It’s somewhat of an oxymoron to have St. Patrick’s Day come only two days after the Ides of March. And with all the buzz that comes with celebrating the luck of the Irish, it’s easy to forget to heed the warning that was given to Julius Caesar: Beware the Ides of March!
I should have known that the week had some misfortune in store; alas, I was caught by surprise when I received a text message from Bank of America saying that someone was attempting to use my debit card at a Target in Texas. The (888) number should have been an indicator of fraud, but the alert itself raised my anxiety. I responded that no, I was not in Texas dropping $1,209 at Target. Immediately, I received a phone call reportedly from a “concerned” BoA fraud agent who was to solve all my problems. By now, I’m sure you know that this was a scam. No, I didn’t fall for it, but I know plenty of folks who might have. In fact, according to the FBI’s 2020 Internet Crime Report (IC3), Americans were the unlucky targets of 241,342 phishing, vishing, smishing and pharming attacks last year.
Likewise, scams are on the rise across Europe. Europol raised alarm bells on March 15 with a news alert that advised of an email scam invoking the name of Europol’s Executive Director and warned, “Don’t be misled – this correspondence is fake. Europol’s Executive Director would never directly contact members of the public requesting an immediate action or threatening individuals with opening a criminal investigation.”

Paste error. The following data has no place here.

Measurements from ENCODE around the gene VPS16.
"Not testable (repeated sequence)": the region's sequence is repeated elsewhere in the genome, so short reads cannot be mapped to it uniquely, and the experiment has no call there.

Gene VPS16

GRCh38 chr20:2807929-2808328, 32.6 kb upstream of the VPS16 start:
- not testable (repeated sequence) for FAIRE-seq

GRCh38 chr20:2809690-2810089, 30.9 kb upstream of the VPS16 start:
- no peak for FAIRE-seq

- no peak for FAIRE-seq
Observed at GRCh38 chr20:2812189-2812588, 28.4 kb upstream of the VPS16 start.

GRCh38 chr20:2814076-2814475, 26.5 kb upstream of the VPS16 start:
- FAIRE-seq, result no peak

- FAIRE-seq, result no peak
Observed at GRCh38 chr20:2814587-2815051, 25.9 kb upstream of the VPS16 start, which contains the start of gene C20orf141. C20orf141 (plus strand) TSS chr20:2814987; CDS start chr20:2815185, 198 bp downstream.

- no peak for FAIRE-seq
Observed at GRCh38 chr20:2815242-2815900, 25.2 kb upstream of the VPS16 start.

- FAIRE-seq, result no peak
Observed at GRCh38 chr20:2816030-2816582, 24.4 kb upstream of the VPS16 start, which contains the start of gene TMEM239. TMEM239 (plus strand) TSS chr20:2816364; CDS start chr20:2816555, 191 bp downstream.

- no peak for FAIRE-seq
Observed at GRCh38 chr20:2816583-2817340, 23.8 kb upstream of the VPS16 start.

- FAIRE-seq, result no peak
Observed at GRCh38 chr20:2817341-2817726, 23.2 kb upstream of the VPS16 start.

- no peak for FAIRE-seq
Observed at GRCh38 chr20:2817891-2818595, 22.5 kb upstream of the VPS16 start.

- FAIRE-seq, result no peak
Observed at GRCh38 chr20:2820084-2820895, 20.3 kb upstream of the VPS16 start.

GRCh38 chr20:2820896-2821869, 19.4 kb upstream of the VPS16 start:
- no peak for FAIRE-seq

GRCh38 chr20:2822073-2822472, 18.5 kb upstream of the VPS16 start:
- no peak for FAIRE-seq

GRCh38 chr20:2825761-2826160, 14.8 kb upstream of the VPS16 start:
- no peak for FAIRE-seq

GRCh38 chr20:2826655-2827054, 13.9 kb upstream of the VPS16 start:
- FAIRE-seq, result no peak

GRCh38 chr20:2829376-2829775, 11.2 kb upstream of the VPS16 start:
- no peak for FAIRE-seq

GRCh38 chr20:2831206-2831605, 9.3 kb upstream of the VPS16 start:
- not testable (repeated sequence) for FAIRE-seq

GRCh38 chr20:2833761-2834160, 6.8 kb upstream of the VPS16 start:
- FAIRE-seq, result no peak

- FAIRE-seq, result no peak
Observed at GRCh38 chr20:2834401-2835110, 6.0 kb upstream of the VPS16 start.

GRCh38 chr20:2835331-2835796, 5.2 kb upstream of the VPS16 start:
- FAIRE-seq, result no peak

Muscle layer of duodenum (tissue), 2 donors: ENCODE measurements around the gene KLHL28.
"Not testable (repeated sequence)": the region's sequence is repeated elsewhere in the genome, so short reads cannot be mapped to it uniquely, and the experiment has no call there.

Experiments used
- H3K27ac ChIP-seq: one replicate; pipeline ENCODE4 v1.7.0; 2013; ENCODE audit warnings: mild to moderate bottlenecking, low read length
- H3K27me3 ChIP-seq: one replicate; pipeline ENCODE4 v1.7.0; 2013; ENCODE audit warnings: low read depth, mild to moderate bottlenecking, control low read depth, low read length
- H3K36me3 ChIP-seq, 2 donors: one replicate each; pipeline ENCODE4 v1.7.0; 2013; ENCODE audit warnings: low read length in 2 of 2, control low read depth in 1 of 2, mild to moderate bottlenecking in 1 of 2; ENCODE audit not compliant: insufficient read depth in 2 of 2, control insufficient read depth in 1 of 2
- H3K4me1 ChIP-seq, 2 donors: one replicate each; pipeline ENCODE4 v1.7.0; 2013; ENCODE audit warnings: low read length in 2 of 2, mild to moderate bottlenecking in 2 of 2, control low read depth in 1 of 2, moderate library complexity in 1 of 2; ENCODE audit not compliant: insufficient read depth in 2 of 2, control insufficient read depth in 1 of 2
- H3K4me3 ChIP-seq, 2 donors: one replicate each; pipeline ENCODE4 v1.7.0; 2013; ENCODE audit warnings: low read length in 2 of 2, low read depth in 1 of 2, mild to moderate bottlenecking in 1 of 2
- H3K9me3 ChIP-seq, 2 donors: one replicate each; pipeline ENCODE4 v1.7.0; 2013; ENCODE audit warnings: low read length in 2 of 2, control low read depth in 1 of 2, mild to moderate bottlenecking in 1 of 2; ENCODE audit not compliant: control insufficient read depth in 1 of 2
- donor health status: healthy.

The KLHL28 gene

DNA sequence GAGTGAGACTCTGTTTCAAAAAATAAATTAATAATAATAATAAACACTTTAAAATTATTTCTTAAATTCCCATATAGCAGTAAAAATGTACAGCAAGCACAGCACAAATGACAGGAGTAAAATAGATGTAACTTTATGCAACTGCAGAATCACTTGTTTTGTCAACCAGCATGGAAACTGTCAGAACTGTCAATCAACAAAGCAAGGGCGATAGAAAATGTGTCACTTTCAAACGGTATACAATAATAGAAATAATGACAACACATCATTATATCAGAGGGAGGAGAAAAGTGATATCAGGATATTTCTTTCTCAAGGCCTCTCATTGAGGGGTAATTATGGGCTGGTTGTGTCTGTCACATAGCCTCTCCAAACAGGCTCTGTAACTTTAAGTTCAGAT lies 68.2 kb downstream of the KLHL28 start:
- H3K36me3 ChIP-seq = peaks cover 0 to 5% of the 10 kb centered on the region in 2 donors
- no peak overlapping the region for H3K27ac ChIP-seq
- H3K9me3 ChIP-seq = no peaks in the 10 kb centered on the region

We saw more than scams this week, so let’s take a look at what else made cybersecurity news.
Mar. 19: Infosecurity Magazine reported, “ESET has uncovered malware designed to leverage the growing popularity of invite-only social media app Clubhouse.”
Mar. 19: Website Planet, which reviews and recommends website builders, intentionally created misleading information about COVID as part of its research to understand how websites report or deal with misinformation and found that only two of the seven sites tested removed fake news.
Mar. 18: To protect users against threats to mobile accounts, Facebook announced the rollout of physical keys to verify user accounts on both Android and iOS devices.
Mar. 18: A new report from the Government Accountability Office found, “The U.S. electricity grid’s distribution systems—the parts of the grid that carry electricity to consumers—are becoming more vulnerable to cyberattacks.”
Mar. 17: Reflecting upon the lessons learned about the vulnerabilities in US critical infrastructure after the hack of a water facility in Oldsmar, Florida, CPO Magazine wrote, “Unlike the high-profile ‘critical infrastructure’ sites, which benefit from support from Homeland Security and dedicated budgets for security personnel and tools, most public utilities don’t enjoy resources for anything related to security.”
Mar 17: The nation-state hacking group, Mustang Panda, believed to have links to the Chinese government, reportedly have been conducting espionage attacks against telecom companies in the US, Asia and Europe.
Mar. 17: The US Attorney’s Office in Washington announced, “A Seattle man employed as a cyber security consultant was indicted today by a federal grand jury for conspiracy to engage in cyberstalking, three counts of cyberstalking in violation of criminal order, and two counts of cyberstalking.”
Mar. 16: Dark Reading reported, “Microsoft has released a mitigation tool to help organizations that lack IT and security support as they work to patch their Microsoft Exchange Servers and defend against ongoing attacks.
Mar 15: “Microsoft is reportedly investigating a potential partner leak that could have exacerbated the current wave of attacks against Microsoft Exchange servers,” ZDNet reported.